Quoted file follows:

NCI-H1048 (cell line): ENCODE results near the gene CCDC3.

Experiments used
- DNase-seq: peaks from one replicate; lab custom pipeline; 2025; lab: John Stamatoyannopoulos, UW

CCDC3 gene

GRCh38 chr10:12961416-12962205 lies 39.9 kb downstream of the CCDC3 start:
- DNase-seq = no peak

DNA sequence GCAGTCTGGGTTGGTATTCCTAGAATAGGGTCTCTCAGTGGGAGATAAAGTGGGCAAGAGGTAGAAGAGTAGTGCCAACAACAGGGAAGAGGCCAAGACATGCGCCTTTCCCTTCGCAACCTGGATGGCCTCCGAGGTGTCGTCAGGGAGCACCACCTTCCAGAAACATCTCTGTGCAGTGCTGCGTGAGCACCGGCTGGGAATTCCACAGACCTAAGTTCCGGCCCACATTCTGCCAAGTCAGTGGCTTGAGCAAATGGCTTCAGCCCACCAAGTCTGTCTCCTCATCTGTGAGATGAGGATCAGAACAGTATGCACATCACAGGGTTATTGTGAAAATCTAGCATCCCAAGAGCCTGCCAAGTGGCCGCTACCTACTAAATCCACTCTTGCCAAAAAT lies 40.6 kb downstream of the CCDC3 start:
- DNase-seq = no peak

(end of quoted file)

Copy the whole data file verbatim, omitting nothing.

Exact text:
NCI-H1048 (cell line): ENCODE results near the gene CCDC3.

Experiments used
- DNase-seq: peaks from one replicate; lab custom pipeline; 2025; lab: John Stamatoyannopoulos, UW

CCDC3 gene

GRCh38 chr10:12961416-12962205 lies 39.9 kb downstream of the CCDC3 start:
- DNase-seq = no peak

DNA sequence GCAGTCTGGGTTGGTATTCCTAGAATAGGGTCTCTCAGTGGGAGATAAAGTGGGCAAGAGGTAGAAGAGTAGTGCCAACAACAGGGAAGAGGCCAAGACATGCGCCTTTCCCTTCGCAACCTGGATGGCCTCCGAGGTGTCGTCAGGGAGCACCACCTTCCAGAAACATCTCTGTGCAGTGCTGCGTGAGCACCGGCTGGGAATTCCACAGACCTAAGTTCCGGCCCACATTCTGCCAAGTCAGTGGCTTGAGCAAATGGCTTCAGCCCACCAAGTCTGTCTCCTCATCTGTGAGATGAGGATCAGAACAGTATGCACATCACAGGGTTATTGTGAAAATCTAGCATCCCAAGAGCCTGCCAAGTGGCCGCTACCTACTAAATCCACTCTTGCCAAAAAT lies 40.6 kb downstream of the CCDC3 start:
- DNase-seq = no peak